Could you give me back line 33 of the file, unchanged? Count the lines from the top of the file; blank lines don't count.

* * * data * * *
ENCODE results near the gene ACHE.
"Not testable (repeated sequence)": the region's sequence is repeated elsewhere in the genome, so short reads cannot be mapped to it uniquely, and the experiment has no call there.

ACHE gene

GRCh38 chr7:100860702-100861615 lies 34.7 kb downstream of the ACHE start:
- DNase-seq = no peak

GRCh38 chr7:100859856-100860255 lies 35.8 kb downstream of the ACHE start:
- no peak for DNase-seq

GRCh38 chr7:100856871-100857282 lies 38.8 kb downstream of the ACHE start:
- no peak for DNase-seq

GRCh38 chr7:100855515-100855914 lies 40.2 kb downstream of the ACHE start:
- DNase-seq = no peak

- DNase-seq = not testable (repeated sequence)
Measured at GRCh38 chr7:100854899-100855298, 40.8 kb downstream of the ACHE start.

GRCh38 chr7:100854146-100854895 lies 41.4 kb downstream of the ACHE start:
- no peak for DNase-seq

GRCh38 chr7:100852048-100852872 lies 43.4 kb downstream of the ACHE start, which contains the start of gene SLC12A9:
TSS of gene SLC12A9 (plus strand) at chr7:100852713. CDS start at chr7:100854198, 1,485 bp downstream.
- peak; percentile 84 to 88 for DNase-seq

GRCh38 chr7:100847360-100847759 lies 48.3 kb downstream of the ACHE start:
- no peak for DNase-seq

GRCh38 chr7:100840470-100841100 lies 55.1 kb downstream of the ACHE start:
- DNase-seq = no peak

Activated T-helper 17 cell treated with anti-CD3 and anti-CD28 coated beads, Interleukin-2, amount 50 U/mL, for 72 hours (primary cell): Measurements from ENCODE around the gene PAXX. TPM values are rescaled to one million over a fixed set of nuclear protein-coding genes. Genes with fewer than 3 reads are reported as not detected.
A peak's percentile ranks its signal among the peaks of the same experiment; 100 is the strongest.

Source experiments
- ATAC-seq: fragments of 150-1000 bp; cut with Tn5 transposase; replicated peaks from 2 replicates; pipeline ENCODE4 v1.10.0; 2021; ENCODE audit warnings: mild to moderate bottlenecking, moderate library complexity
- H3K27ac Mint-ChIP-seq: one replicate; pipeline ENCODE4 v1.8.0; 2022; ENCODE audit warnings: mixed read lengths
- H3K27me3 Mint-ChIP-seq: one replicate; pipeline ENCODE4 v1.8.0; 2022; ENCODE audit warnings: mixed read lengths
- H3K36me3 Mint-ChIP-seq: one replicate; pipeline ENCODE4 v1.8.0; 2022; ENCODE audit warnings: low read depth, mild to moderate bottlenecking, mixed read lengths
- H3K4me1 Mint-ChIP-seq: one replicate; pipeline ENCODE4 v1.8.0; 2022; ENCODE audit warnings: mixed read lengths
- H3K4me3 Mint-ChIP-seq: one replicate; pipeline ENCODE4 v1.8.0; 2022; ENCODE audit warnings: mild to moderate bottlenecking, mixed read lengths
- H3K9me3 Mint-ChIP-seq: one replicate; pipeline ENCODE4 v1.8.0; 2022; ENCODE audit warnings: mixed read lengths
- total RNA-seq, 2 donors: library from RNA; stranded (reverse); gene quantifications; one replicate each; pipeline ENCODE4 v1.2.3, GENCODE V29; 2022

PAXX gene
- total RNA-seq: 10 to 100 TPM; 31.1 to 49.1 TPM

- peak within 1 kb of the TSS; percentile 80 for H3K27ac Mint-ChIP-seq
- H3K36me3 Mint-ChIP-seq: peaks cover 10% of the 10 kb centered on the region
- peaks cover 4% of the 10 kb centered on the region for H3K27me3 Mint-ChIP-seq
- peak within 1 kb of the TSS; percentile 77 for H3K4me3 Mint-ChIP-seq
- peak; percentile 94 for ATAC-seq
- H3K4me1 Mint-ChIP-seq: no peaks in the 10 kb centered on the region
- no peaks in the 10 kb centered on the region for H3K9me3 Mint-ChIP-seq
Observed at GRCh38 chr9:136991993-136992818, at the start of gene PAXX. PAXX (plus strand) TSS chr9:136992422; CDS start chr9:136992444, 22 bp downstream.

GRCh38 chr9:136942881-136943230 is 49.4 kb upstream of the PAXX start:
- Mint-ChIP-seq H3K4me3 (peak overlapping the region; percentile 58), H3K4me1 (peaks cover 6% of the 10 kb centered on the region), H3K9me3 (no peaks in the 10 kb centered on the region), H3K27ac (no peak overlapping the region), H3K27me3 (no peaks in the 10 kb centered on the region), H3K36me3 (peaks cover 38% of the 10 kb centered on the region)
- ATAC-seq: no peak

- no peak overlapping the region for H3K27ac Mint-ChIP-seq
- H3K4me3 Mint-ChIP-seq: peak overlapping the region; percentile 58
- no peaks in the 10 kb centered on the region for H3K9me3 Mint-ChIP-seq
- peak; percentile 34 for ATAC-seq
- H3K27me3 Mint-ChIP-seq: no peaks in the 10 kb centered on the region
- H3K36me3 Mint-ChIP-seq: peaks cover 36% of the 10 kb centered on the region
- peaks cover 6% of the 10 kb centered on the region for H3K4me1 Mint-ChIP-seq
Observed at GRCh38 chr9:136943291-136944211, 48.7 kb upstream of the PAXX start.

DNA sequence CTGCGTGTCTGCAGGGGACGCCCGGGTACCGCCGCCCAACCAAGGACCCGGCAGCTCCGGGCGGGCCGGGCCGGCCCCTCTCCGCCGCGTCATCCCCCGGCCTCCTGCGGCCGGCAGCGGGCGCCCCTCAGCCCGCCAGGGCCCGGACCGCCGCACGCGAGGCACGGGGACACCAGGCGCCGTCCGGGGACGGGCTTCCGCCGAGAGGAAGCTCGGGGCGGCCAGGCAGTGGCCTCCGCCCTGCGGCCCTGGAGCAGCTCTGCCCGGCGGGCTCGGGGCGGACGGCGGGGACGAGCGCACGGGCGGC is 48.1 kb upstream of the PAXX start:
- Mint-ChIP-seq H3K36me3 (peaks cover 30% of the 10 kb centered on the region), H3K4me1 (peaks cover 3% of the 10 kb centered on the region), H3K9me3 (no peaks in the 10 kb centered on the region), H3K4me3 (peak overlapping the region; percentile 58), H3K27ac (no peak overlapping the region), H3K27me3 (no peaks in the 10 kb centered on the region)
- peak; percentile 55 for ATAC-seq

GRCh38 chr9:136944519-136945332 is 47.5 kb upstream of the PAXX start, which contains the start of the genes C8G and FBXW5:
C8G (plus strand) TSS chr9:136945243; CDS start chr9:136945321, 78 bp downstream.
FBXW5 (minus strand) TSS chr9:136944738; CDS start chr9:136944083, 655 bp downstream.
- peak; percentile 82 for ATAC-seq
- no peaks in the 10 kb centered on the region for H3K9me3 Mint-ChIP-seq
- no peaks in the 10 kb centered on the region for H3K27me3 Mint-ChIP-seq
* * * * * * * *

- total RNA-seq, 2 donors: library from RNA; stranded (reverse); gene quantifications; one replicate each; pipeline ENCODE4 v1.2.3, GENCODE V29; 2022